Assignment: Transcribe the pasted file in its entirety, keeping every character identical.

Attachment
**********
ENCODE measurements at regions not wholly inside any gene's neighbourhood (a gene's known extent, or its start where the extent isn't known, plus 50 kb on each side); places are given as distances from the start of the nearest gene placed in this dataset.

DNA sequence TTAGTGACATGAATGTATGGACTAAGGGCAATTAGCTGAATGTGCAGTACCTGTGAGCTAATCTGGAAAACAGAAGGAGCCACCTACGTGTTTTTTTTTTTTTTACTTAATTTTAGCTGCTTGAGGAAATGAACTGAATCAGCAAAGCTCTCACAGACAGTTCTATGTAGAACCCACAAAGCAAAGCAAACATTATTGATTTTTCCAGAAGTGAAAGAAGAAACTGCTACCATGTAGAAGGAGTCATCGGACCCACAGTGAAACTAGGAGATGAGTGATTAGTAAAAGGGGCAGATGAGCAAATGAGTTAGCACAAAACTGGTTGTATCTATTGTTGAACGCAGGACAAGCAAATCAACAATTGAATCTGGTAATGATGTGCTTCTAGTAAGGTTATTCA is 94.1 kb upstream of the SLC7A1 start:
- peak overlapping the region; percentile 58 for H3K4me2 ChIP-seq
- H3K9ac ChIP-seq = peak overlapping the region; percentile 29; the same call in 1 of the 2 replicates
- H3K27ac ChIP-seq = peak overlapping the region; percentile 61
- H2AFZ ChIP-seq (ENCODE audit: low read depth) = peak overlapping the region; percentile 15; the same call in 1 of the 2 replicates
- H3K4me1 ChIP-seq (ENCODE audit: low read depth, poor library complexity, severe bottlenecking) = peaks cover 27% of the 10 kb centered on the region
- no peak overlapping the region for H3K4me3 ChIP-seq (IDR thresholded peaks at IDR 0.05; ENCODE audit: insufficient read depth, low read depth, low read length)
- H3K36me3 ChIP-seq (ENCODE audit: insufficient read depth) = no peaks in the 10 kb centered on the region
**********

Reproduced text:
ENCODE measurements at regions not wholly inside any gene's neighbourhood (a gene's known extent, or its start where the extent isn't known, plus 50 kb on each side); places are given as distances from the start of the nearest gene placed in this dataset.

DNA sequence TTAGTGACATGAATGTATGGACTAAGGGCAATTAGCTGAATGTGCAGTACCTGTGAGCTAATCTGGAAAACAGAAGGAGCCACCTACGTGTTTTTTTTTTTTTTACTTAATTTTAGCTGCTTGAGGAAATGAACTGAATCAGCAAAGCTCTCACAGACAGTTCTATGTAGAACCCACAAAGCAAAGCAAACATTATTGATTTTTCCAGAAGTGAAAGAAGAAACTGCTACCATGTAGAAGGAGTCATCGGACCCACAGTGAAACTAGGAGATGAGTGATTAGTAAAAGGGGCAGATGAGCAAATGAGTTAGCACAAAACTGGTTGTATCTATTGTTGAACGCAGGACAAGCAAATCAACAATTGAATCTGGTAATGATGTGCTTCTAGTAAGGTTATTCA is 94.1 kb upstream of the SLC7A1 start:
- peak overlapping the region; percentile 58 for H3K4me2 ChIP-seq
- H3K9ac ChIP-seq = peak overlapping the region; percentile 29; the same call in 1 of the 2 replicates
- H3K27ac ChIP-seq = peak overlapping the region; percentile 61
- H2AFZ ChIP-seq (ENCODE audit: low read depth) = peak overlapping the region; percentile 15; the same call in 1 of the 2 replicates
- H3K4me1 ChIP-seq (ENCODE audit: low read depth, poor library complexity, severe bottlenecking) = peaks cover 27% of the 10 kb centered on the region
- no peak overlapping the region for H3K4me3 ChIP-seq (IDR thresholded peaks at IDR 0.05; ENCODE audit: insufficient read depth, low read depth, low read length)
- H3K36me3 ChIP-seq (ENCODE audit: insufficient read depth) = no peaks in the 10 kb centered on the region